After the deaths of a number of political heavyweights Christian Weaver, a student at Nottingham Law School, asks what lessons there are for modern politicians.
Ipsos MORI, one of the leading political, social and business research companies in the UK, recently found that only 16% of Britons trust politicians to tell the truth.
The past few months have been interesting, though. I've witnessed the genuine upset of ordinary members of the public over the deaths of Michael Meacher, Denis Healey and Geoffrey Howe. This is from people of all party political persuasions.
What's more, the words being used in tribute to these individuals include "trustworthy", "principled", and "committed". Being only 21, I'm not used to hearing such positivity espoused about our politicians, and have genuinely been in a state of mild confusion.
The question that must be asked is; what did these politicians do that was so different in nature to many of today's politicians?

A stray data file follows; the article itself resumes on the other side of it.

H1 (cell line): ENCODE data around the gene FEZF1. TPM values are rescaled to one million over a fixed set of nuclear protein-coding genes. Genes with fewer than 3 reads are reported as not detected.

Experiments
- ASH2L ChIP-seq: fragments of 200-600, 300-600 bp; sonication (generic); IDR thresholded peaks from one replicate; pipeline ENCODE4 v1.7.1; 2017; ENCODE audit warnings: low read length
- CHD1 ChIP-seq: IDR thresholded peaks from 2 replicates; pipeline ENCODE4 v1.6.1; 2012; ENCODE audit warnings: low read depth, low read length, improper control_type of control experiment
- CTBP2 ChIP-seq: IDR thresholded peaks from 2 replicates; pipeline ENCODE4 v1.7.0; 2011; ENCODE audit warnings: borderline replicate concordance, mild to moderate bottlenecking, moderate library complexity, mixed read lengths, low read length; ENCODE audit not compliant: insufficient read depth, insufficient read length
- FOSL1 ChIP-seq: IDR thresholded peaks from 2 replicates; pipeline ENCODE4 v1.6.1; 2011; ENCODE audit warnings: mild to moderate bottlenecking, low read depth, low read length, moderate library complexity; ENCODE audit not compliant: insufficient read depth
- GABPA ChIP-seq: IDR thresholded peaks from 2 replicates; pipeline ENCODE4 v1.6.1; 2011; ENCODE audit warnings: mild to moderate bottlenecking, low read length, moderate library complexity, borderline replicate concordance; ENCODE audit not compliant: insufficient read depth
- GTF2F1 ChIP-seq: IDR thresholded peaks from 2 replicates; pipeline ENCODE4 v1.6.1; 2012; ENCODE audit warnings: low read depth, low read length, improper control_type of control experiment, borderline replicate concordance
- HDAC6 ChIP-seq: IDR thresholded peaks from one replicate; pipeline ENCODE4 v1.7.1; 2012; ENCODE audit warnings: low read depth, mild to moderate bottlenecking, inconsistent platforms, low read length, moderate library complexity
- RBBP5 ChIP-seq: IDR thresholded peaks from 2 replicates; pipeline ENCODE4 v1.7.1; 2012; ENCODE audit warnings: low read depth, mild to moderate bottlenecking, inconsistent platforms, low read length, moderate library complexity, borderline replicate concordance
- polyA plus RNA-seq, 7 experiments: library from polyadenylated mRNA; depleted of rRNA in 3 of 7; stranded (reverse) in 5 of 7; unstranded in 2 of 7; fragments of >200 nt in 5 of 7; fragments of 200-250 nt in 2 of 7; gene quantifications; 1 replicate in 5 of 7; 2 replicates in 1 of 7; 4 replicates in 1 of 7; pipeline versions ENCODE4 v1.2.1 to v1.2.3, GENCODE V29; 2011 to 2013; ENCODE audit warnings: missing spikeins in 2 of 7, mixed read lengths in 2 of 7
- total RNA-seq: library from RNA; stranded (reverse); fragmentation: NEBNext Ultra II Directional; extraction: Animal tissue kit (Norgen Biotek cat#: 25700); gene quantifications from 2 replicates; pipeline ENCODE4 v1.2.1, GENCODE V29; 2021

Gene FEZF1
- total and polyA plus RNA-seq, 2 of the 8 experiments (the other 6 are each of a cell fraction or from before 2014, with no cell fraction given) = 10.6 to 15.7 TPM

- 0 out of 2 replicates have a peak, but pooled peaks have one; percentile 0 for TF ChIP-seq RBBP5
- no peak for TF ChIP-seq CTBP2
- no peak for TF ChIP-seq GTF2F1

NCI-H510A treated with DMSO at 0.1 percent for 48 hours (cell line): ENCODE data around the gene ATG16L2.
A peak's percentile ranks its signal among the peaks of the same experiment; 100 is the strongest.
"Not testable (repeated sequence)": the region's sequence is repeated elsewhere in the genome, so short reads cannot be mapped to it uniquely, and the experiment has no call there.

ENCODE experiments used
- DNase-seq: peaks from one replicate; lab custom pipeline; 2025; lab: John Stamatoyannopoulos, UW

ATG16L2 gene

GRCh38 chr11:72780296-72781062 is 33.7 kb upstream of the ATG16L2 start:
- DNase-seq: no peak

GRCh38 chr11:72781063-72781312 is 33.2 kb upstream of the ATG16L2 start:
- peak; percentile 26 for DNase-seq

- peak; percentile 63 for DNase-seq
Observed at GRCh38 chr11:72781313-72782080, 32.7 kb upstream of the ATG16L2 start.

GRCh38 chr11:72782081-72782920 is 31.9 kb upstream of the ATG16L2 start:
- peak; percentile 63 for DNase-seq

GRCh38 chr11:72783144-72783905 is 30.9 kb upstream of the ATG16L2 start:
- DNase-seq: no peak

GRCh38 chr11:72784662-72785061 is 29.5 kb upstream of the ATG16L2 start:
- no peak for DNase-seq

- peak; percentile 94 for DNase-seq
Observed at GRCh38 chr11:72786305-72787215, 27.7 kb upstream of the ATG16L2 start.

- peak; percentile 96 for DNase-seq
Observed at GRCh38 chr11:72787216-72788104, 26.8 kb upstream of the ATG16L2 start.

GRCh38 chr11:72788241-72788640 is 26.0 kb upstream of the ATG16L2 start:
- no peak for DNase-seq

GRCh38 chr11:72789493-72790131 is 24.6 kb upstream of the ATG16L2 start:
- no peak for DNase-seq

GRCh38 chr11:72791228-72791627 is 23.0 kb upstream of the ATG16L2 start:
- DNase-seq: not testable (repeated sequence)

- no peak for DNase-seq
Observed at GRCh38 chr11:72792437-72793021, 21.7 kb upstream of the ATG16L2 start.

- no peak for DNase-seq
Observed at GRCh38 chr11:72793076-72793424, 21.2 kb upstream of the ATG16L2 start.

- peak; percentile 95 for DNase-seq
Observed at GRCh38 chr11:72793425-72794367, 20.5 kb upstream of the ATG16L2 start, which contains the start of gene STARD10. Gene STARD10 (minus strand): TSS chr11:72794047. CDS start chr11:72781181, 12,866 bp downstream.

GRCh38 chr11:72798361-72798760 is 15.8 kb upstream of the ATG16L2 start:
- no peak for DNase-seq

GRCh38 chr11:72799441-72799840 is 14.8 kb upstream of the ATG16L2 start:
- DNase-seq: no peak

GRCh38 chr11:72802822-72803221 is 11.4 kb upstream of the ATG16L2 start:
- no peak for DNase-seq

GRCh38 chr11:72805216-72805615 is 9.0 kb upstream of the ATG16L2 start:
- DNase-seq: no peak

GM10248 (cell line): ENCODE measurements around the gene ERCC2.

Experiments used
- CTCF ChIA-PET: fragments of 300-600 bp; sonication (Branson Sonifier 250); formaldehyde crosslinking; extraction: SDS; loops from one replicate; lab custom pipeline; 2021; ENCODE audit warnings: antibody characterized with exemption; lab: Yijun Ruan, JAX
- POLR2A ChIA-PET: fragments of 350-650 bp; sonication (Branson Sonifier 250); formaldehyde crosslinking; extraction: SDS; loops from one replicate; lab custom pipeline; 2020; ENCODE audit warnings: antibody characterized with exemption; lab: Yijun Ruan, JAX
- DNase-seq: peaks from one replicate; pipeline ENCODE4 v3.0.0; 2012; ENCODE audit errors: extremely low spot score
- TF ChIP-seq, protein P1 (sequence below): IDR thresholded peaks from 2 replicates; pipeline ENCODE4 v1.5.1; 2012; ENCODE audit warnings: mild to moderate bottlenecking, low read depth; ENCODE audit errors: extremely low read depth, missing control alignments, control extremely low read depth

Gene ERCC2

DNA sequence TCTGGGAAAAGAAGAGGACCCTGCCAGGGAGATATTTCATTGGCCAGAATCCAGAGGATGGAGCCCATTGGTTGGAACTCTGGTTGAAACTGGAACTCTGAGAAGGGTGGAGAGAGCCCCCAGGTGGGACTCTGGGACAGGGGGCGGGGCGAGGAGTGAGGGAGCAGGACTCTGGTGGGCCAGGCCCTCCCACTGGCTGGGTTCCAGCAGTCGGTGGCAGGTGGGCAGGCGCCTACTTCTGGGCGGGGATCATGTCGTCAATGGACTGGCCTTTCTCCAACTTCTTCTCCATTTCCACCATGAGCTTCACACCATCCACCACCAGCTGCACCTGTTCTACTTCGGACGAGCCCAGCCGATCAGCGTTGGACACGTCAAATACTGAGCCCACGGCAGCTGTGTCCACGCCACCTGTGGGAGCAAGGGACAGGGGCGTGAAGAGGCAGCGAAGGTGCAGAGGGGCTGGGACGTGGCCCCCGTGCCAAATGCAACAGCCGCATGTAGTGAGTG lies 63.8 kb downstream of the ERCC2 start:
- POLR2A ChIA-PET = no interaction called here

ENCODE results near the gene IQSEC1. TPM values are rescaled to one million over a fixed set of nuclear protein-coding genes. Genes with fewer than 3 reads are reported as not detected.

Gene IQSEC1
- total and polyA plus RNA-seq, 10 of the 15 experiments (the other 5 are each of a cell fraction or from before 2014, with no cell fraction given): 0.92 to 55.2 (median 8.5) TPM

Well, three things. First, there was a perception that these individuals were involved in politics in the pursuance of a better world, and not solely for their own career/professional gain. Second, they had an opinion and they stuck to it. Finally, they actually gave straightforward answers to questions.
I would suggest that if every single politician from today onwards adhered to these three principles, politicians would regain the trust that some of their predecessors commanded.
There is a sense to which people are crying out for this. The popularity of Nigel Farage, whether you like him or not, was born out of his ability to speak his mind. Likewise, Jeremy Corbyn rallied up support from some of the most disenfranchised sections of society to become leader of the Labour Party through his 'honest' and 'kinder' style of politics.
But why is it so important that today's politicians follow some of the examples of yesteryear's "heavyweight politicians"? Well, not only will it lead to a more effective type of politics, but, also to a type of politics that we all want to get involved in. We pride ourselves in being a democracy but voter turnout in some communities remains very low. Input from these communities is crucial.
Learning from some of the veteran politicians of yesteryear might be exactly what is needed to engender more trust and engagement in politics. We, as a society, deserve nothing short of this.